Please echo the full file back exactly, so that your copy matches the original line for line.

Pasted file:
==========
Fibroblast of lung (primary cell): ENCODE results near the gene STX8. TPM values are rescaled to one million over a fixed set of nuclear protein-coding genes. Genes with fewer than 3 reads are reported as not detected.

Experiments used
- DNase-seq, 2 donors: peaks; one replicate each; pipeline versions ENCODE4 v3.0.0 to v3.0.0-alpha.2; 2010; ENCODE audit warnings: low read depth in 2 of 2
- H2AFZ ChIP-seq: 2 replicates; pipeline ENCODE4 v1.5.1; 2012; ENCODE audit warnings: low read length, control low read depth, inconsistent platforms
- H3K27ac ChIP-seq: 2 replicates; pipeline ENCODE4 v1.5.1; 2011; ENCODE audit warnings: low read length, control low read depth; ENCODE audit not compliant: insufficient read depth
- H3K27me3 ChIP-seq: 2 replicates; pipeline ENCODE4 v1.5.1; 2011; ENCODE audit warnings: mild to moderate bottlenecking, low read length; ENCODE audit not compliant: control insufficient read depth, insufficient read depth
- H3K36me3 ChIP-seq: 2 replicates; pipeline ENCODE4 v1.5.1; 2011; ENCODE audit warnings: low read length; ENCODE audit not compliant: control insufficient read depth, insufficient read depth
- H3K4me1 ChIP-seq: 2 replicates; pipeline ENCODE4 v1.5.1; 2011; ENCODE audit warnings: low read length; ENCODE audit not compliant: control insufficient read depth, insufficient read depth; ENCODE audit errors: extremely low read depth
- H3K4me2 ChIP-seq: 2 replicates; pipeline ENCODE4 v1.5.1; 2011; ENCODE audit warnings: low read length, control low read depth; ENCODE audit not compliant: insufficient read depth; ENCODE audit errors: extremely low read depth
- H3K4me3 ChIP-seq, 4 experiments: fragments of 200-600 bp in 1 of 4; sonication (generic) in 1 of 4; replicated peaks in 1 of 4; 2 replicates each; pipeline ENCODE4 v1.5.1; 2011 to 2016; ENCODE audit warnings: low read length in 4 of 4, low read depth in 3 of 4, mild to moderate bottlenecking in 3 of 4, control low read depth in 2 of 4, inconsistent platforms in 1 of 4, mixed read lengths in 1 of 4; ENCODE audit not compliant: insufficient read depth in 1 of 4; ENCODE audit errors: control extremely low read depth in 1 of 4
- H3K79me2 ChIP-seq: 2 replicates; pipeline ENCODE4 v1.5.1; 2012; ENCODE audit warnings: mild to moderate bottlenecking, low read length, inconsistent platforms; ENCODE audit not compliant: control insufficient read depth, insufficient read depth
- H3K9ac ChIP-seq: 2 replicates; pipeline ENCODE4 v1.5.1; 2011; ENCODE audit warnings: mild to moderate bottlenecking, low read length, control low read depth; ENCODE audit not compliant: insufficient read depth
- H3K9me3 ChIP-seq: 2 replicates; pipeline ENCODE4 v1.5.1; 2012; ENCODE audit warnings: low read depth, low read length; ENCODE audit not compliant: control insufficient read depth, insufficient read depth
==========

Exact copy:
Fibroblast of lung (primary cell): ENCODE results near the gene STX8. TPM values are rescaled to one million over a fixed set of nuclear protein-coding genes. Genes with fewer than 3 reads are reported as not detected.

Experiments used
- DNase-seq, 2 donors: peaks; one replicate each; pipeline versions ENCODE4 v3.0.0 to v3.0.0-alpha.2; 2010; ENCODE audit warnings: low read depth in 2 of 2
- H2AFZ ChIP-seq: 2 replicates; pipeline ENCODE4 v1.5.1; 2012; ENCODE audit warnings: low read length, control low read depth, inconsistent platforms
- H3K27ac ChIP-seq: 2 replicates; pipeline ENCODE4 v1.5.1; 2011; ENCODE audit warnings: low read length, control low read depth; ENCODE audit not compliant: insufficient read depth
- H3K27me3 ChIP-seq: 2 replicates; pipeline ENCODE4 v1.5.1; 2011; ENCODE audit warnings: mild to moderate bottlenecking, low read length; ENCODE audit not compliant: control insufficient read depth, insufficient read depth
- H3K36me3 ChIP-seq: 2 replicates; pipeline ENCODE4 v1.5.1; 2011; ENCODE audit warnings: low read length; ENCODE audit not compliant: control insufficient read depth, insufficient read depth
- H3K4me1 ChIP-seq: 2 replicates; pipeline ENCODE4 v1.5.1; 2011; ENCODE audit warnings: low read length; ENCODE audit not compliant: control insufficient read depth, insufficient read depth; ENCODE audit errors: extremely low read depth
- H3K4me2 ChIP-seq: 2 replicates; pipeline ENCODE4 v1.5.1; 2011; ENCODE audit warnings: low read length, control low read depth; ENCODE audit not compliant: insufficient read depth; ENCODE audit errors: extremely low read depth
- H3K4me3 ChIP-seq, 4 experiments: fragments of 200-600 bp in 1 of 4; sonication (generic) in 1 of 4; replicated peaks in 1 of 4; 2 replicates each; pipeline ENCODE4 v1.5.1; 2011 to 2016; ENCODE audit warnings: low read length in 4 of 4, low read depth in 3 of 4, mild to moderate bottlenecking in 3 of 4, control low read depth in 2 of 4, inconsistent platforms in 1 of 4, mixed read lengths in 1 of 4; ENCODE audit not compliant: insufficient read depth in 1 of 4; ENCODE audit errors: control extremely low read depth in 1 of 4
- H3K79me2 ChIP-seq: 2 replicates; pipeline ENCODE4 v1.5.1; 2012; ENCODE audit warnings: mild to moderate bottlenecking, low read length, inconsistent platforms; ENCODE audit not compliant: control insufficient read depth, insufficient read depth
- H3K9ac ChIP-seq: 2 replicates; pipeline ENCODE4 v1.5.1; 2011; ENCODE audit warnings: mild to moderate bottlenecking, low read length, control low read depth; ENCODE audit not compliant: insufficient read depth
- H3K9me3 ChIP-seq: 2 replicates; pipeline ENCODE4 v1.5.1; 2012; ENCODE audit warnings: low read depth, low read length; ENCODE audit not compliant: control insufficient read depth, insufficient read depth